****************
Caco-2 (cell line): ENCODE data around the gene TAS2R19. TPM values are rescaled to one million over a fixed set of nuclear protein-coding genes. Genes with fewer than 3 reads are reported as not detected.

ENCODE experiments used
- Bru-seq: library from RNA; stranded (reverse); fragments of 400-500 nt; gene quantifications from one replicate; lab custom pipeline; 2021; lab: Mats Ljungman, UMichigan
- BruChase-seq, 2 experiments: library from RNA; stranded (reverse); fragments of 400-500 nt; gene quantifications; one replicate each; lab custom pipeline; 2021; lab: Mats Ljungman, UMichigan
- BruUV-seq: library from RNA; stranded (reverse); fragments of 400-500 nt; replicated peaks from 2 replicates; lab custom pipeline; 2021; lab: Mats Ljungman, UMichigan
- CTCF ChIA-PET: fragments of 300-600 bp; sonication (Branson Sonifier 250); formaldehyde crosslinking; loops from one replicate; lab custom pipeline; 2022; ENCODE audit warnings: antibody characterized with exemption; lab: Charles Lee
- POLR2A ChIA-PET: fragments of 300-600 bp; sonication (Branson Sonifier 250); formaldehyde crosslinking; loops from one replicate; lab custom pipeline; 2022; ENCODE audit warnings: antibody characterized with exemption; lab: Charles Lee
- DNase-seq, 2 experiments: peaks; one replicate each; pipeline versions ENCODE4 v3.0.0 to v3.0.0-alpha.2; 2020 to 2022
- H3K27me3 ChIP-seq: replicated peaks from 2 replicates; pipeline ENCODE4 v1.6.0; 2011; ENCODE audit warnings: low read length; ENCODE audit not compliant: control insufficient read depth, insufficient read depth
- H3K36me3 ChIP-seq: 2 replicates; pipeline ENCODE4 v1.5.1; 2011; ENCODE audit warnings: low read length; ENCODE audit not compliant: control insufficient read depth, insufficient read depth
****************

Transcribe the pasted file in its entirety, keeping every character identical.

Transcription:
Caco-2 (cell line): ENCODE data around the gene TAS2R19. TPM values are rescaled to one million over a fixed set of nuclear protein-coding genes. Genes with fewer than 3 reads are reported as not detected.

ENCODE experiments used
- Bru-seq: library from RNA; stranded (reverse); fragments of 400-500 nt; gene quantifications from one replicate; lab custom pipeline; 2021; lab: Mats Ljungman, UMichigan
- BruChase-seq, 2 experiments: library from RNA; stranded (reverse); fragments of 400-500 nt; gene quantifications; one replicate each; lab custom pipeline; 2021; lab: Mats Ljungman, UMichigan
- BruUV-seq: library from RNA; stranded (reverse); fragments of 400-500 nt; replicated peaks from 2 replicates; lab custom pipeline; 2021; lab: Mats Ljungman, UMichigan
- CTCF ChIA-PET: fragments of 300-600 bp; sonication (Branson Sonifier 250); formaldehyde crosslinking; loops from one replicate; lab custom pipeline; 2022; ENCODE audit warnings: antibody characterized with exemption; lab: Charles Lee
- POLR2A ChIA-PET: fragments of 300-600 bp; sonication (Branson Sonifier 250); formaldehyde crosslinking; loops from one replicate; lab custom pipeline; 2022; ENCODE audit warnings: antibody characterized with exemption; lab: Charles Lee
- DNase-seq, 2 experiments: peaks; one replicate each; pipeline versions ENCODE4 v3.0.0 to v3.0.0-alpha.2; 2020 to 2022
- H3K27me3 ChIP-seq: replicated peaks from 2 replicates; pipeline ENCODE4 v1.6.0; 2011; ENCODE audit warnings: low read length; ENCODE audit not compliant: control insufficient read depth, insufficient read depth
- H3K36me3 ChIP-seq: 2 replicates; pipeline ENCODE4 v1.5.1; 2011; ENCODE audit warnings: low read length; ENCODE audit not compliant: control insufficient read depth, insufficient read depth